15. Advanced Concept Exploration for Fast Ignition Science Program, Final Report

    SciTech Connect

    Stephens, Richard Burnite; McLean, Harry M.; Theobald, Wolfgang; Akli, Kramer U.; Beg, Farhat N.; Sentoku, Yasuhiko; Schumacher, Douglass W.; Wei, Mingsheng

    2013-09-04

    The Fast Ignition (FI) Concept for Inertial Confinement Fusion (ICF) has the potential to provide a significant advance in the technical attractiveness of Inertial Fusion Energy reactors. FI differs from conventional “central hot spot” (CHS) target ignition by decoupling compression from heating: using a laser (or heavy ion beam or Z pinch) drive pulse (10’s of nanoseconds) to create a dense fuel and a second, much shorter (~10 picoseconds) high intensity pulse to ignite a small volume within the dense fuel. The physics of fast ignition process was the focus of our Advanced Concept Exploration (ACE) program. Ignition depends critically on two major issues involving Relativistic High Energy Density (RHED) physics: The laser-induced creation of fast electrons and their propagation in high-density plasmas. Our program has developed new experimental platforms, diagnostic packages, computer modeling analyses, and taken advantage of the increasing energy available at laser facilities to advance understanding of the fundamental physics underlying these issues. Our program had three thrust areas: • Understand the production and characteristics of fast electrons resulting from FI relevant laser-plasma interactions and their dependence on laser prepulse and laser pulse length. • Investigate the subsequent fast electron transport in solid and through hot (FI-relevant) plasmas. • Conduct and understand integrated core-heating experiments by comparison to simulations. Over the whole period of this project (three years for this contract), we have greatly advanced our fundamental understanding of the underlying properties in all three areas: • Comprehensive studies on fast electron source characteristics have shown that they are controlled by the laser intensity distribution and the topology and plasma density gradient. Laser pre-pulse induced pre-plasma in front of a solid surface results in increased stand-off distances from the electron origin to the high density target as well as large and erratic spread of the electron beam with increasing short pulse duration. We have demonstrated, using newly available higher contrast lasers, an improved energy coupling, painting a promising picture for FI feasibility. • Our detailed experiments and analyses of fast electron transport dependence on target material have shown that it is feasible to collimate fast electron beam by self-generated resistive magnetic fields in engineered targets with a rather simple geometry. Stable and collimated electron beam with spot size as small as 50-?m after >100-?m propagation distance (an angular divergence angle of 20°!) in solid density plasma targets has been demonstrated with FI-relevant (10-ps, >1-kJ) laser pulses Such collimated beam would meet the required heating beam size for FI. • Our new experimental platforms developed for the OMEGA laser (i.e., i) high resolution 8 keV backlighter platform for cone-in-shell implosion and ii) the 8 keV imaging with Cu-doped shell targets for detailed transport characterization) have enabled us to experimentally confirm fuel assembly from cone-in-shell implosion with record-high areal density. We have also made the first direct measurement of fast electron transport and spatial energy deposition in integrated FI experiments enabling the first experiment-based benchmarking of integrated simulation codes. Executing this program required a large team. It was managed as a collaboration between General Atomics (GA), Lawrence Livermore National Laboratory (LLNL), and the Laboratory for Laser Energetics (LLE). GA fulfills its responsibilities jointly with the University of California, San Diego (UCSD), The Ohio State University (OSU) and the University of Nevada at Reno (UNR). The division of responsibility was as follows: (1) LLE had primary leadership for channeling studies and the integrated energy transfer, (2) LLNL led the development of measurement methods, analysis, and deployment of diagnostics, and (3) GA together with UCSD, OSU and UNR studied the detailed energy-transfer physics. Th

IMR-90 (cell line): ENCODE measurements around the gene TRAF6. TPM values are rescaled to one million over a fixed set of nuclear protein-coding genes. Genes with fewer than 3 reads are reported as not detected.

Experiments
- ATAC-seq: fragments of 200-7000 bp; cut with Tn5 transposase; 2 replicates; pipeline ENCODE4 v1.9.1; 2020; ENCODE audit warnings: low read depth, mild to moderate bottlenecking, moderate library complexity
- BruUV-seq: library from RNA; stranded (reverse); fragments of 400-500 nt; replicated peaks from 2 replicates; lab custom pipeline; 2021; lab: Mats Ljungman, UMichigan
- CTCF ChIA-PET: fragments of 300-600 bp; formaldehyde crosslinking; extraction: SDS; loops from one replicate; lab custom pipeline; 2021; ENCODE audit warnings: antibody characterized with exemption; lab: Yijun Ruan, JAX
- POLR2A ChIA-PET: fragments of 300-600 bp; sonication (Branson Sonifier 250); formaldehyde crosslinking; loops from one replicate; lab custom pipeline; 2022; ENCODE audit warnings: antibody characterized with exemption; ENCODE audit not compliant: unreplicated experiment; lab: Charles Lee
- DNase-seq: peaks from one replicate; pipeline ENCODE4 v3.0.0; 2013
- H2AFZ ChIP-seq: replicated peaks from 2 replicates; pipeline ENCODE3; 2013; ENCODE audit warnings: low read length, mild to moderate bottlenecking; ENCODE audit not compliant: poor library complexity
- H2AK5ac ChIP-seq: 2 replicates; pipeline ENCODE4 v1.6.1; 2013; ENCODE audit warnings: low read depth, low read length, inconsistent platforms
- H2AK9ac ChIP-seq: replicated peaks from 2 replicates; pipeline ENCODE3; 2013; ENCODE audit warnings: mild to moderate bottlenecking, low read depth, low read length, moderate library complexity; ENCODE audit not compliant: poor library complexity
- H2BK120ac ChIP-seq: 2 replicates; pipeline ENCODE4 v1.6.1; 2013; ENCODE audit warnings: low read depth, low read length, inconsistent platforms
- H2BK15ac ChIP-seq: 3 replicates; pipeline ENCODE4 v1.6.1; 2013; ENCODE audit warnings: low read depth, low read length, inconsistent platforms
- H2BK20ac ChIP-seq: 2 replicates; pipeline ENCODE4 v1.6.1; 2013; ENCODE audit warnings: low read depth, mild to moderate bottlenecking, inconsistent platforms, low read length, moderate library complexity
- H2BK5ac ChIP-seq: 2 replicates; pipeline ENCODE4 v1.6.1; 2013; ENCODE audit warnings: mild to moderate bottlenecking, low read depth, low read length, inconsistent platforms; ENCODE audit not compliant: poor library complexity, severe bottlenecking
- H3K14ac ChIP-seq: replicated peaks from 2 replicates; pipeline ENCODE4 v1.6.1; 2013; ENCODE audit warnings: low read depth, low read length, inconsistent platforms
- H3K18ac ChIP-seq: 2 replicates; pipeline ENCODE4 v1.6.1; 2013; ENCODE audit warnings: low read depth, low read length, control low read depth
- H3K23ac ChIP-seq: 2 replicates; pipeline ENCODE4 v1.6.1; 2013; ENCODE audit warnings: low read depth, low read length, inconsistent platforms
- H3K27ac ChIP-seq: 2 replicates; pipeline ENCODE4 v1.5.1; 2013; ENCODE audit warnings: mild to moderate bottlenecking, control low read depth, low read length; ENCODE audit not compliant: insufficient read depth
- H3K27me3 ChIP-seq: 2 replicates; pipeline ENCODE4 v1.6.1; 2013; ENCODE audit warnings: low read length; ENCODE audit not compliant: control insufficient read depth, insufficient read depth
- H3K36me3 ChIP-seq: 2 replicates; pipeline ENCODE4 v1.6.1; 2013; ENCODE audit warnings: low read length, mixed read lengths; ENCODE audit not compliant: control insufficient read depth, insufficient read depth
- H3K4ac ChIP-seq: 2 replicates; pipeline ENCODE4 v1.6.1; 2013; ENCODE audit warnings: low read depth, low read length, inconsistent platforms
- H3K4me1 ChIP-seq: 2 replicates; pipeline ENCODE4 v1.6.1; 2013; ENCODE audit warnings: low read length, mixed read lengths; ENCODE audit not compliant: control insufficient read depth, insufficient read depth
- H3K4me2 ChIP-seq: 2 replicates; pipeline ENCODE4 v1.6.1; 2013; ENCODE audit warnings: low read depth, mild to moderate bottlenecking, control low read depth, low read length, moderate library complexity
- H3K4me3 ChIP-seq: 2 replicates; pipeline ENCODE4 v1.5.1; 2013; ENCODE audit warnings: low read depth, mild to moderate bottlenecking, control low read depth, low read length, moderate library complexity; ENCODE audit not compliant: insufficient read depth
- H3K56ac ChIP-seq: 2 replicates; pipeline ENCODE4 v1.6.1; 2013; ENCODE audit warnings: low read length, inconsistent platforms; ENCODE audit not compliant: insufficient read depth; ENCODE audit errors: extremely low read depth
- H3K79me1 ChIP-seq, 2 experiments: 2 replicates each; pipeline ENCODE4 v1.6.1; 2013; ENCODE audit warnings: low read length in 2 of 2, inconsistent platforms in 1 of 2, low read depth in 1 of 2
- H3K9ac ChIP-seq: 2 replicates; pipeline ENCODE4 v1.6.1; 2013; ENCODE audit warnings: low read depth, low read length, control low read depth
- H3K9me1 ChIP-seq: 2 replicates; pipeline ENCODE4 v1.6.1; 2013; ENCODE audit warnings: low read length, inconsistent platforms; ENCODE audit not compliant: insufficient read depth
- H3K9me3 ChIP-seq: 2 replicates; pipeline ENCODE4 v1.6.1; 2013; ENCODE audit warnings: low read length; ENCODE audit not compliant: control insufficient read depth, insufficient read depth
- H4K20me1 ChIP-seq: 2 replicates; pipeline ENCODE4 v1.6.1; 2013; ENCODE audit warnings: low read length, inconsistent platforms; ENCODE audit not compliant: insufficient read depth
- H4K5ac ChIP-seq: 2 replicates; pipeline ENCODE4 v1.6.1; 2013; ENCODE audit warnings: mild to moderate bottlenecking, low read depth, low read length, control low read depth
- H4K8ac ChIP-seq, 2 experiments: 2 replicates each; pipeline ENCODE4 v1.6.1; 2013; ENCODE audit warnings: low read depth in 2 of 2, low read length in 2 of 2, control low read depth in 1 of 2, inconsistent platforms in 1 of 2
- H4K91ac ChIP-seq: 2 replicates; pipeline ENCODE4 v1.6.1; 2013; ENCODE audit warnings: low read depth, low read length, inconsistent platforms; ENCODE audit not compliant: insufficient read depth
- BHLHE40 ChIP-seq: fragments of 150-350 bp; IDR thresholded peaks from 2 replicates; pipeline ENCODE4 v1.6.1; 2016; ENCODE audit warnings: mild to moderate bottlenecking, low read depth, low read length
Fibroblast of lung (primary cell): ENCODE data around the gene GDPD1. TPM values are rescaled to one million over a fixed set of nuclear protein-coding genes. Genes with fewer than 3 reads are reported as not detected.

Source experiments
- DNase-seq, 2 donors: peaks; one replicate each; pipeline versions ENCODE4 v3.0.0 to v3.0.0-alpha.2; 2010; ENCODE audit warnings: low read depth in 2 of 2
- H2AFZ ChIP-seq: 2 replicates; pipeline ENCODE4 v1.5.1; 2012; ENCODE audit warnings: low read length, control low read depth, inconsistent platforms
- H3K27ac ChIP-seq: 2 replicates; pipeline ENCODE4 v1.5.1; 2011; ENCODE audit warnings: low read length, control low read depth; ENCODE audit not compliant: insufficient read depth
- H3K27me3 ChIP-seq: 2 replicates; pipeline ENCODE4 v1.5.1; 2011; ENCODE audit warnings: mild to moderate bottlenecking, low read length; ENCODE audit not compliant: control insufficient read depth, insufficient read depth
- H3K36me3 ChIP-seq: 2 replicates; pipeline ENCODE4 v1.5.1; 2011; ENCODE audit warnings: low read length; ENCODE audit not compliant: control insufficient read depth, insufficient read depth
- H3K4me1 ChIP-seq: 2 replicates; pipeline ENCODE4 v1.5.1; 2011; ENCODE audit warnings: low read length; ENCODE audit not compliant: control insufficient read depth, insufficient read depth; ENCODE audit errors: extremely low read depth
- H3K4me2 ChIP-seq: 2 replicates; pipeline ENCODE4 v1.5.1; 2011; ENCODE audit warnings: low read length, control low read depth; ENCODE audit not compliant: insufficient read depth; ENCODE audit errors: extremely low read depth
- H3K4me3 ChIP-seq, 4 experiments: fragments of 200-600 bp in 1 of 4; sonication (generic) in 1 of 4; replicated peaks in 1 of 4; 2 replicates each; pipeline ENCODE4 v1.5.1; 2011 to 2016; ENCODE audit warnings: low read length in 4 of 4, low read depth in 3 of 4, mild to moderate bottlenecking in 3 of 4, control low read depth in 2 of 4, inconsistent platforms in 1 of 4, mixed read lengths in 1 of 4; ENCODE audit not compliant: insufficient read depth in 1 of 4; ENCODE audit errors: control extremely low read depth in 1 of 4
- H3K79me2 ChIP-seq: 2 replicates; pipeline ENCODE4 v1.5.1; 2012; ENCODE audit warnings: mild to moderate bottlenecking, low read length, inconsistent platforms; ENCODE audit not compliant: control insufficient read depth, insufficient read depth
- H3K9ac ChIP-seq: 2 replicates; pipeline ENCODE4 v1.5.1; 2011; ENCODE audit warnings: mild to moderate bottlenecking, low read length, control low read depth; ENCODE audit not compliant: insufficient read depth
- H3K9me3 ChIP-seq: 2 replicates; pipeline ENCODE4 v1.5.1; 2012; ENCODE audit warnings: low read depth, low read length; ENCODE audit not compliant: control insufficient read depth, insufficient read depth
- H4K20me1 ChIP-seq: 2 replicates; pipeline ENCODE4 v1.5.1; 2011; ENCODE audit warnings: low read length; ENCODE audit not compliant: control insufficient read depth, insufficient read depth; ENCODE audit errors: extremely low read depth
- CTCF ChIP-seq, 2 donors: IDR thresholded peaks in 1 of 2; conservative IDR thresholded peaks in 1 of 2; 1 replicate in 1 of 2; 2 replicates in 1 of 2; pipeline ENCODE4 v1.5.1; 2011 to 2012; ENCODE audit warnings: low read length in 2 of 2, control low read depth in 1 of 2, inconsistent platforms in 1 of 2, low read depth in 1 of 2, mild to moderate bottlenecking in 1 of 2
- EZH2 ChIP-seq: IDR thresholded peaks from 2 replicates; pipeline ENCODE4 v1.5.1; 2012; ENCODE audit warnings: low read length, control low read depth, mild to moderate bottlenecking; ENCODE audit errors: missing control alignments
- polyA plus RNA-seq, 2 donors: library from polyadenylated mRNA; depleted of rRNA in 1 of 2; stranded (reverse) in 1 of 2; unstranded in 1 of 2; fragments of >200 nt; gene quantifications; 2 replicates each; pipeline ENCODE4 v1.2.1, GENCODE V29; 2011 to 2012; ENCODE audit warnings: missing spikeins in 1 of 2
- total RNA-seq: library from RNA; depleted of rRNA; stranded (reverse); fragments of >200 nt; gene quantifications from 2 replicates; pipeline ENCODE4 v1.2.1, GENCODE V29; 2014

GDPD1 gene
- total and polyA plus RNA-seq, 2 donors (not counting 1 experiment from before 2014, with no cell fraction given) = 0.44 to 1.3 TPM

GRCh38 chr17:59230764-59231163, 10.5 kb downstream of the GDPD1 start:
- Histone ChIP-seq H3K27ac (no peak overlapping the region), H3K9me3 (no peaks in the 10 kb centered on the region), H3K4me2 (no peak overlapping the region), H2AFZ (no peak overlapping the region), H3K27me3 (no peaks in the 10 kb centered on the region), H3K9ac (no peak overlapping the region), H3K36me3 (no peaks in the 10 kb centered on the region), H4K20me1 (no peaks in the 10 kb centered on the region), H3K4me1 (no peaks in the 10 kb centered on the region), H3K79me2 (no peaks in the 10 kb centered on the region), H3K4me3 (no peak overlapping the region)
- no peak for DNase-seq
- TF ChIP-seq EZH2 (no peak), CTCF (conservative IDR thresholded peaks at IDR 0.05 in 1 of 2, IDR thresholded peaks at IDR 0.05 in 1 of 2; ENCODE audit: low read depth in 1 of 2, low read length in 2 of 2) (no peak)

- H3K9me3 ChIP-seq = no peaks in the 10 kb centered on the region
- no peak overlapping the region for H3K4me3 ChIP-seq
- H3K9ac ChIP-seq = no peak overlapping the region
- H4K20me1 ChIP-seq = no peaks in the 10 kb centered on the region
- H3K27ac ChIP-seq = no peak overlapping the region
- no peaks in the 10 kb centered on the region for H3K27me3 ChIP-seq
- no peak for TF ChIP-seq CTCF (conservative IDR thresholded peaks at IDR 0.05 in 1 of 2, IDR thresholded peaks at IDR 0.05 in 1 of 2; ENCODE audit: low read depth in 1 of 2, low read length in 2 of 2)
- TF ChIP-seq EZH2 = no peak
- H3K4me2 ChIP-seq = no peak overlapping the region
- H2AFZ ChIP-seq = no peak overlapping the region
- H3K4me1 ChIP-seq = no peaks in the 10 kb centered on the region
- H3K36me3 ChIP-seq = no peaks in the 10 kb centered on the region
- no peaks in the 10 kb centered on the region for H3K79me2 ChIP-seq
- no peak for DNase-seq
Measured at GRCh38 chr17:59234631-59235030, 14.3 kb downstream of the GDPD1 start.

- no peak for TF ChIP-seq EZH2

16. Advanced Gamma-ray Detectors: Science with GRETINA/GRETA

    NASA Astrophysics Data System (ADS)

    Crawford, Heather

    2014-09-01